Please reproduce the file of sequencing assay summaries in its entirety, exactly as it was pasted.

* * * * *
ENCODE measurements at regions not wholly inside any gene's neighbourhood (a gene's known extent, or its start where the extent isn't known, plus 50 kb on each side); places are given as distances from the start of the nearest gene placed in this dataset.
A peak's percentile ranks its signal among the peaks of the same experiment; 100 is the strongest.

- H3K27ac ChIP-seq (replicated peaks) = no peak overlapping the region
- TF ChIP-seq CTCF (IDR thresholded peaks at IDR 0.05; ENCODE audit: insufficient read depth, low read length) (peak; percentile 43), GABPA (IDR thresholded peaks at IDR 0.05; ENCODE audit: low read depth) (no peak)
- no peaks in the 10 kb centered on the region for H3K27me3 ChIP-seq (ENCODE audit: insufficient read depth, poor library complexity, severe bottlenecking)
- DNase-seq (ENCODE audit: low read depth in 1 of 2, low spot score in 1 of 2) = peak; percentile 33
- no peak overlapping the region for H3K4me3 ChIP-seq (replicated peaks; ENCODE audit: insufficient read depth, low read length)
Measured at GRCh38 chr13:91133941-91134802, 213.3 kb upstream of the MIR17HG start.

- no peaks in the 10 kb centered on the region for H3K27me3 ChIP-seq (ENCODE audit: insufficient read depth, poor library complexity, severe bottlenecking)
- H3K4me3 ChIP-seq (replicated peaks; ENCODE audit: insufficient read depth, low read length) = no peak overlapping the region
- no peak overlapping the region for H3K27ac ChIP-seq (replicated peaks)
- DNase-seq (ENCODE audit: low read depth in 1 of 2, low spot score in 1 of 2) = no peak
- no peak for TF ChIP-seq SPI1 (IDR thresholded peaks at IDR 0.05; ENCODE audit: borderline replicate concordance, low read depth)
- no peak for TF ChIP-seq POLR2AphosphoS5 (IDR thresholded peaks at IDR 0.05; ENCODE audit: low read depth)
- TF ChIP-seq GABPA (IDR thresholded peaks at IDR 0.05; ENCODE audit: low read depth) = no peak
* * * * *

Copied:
ENCODE measurements at regions not wholly inside any gene's neighbourhood (a gene's known extent, or its start where the extent isn't known, plus 50 kb on each side); places are given as distances from the start of the nearest gene placed in this dataset.
A peak's percentile ranks its signal among the peaks of the same experiment; 100 is the strongest.

- H3K27ac ChIP-seq (replicated peaks) = no peak overlapping the region
- TF ChIP-seq CTCF (IDR thresholded peaks at IDR 0.05; ENCODE audit: insufficient read depth, low read length) (peak; percentile 43), GABPA (IDR thresholded peaks at IDR 0.05; ENCODE audit: low read depth) (no peak)
- no peaks in the 10 kb centered on the region for H3K27me3 ChIP-seq (ENCODE audit: insufficient read depth, poor library complexity, severe bottlenecking)
- DNase-seq (ENCODE audit: low read depth in 1 of 2, low spot score in 1 of 2) = peak; percentile 33
- no peak overlapping the region for H3K4me3 ChIP-seq (replicated peaks; ENCODE audit: insufficient read depth, low read length)
Measured at GRCh38 chr13:91133941-91134802, 213.3 kb upstream of the MIR17HG start.

- no peaks in the 10 kb centered on the region for H3K27me3 ChIP-seq (ENCODE audit: insufficient read depth, poor library complexity, severe bottlenecking)
- H3K4me3 ChIP-seq (replicated peaks; ENCODE audit: insufficient read depth, low read length) = no peak overlapping the region
- no peak overlapping the region for H3K27ac ChIP-seq (replicated peaks)
- DNase-seq (ENCODE audit: low read depth in 1 of 2, low spot score in 1 of 2) = no peak
- no peak for TF ChIP-seq SPI1 (IDR thresholded peaks at IDR 0.05; ENCODE audit: borderline replicate concordance, low read depth)
- no peak for TF ChIP-seq POLR2AphosphoS5 (IDR thresholded peaks at IDR 0.05; ENCODE audit: low read depth)
- TF ChIP-seq GABPA (IDR thresholded peaks at IDR 0.05; ENCODE audit: low read depth) = no peak